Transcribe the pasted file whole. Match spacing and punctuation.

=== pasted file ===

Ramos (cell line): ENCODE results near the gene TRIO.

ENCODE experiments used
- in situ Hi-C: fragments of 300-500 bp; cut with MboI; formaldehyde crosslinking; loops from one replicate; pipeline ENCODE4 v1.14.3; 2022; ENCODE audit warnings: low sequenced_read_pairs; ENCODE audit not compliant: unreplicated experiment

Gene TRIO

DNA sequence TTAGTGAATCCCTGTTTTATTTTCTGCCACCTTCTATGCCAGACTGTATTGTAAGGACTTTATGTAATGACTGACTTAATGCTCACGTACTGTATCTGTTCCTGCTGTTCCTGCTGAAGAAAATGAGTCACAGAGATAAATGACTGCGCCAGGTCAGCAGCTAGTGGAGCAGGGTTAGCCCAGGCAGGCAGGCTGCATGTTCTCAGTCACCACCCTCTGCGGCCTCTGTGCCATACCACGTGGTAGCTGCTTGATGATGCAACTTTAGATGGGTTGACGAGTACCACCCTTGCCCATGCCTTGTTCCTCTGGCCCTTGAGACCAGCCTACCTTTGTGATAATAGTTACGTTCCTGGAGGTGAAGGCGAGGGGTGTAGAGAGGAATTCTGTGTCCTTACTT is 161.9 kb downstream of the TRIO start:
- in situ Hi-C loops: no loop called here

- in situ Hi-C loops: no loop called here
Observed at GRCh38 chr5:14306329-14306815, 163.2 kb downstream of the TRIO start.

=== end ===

Ramos (cell line): ENCODE results near the gene TRIO.

ENCODE experiments used
- in situ Hi-C: fragments of 300-500 bp; cut with MboI; formaldehyde crosslinking; loops from one replicate; pipeline ENCODE4 v1.14.3; 2022; ENCODE audit warnings: low sequenced_read_pairs; ENCODE audit not compliant: unreplicated experiment

Gene TRIO

DNA sequence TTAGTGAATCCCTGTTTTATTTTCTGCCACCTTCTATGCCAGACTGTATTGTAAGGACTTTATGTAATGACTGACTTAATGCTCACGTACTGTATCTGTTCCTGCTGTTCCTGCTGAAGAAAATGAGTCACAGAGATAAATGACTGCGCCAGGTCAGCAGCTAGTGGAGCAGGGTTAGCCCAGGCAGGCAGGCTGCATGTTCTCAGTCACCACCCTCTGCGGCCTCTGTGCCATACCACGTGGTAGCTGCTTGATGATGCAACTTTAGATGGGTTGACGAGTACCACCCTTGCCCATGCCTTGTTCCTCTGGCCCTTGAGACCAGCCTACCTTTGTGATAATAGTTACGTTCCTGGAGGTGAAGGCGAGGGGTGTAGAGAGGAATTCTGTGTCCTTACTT is 161.9 kb downstream of the TRIO start:
- in situ Hi-C loops: no loop called here

- in situ Hi-C loops: no loop called here
Observed at GRCh38 chr5:14306329-14306815, 163.2 kb downstream of the TRIO start.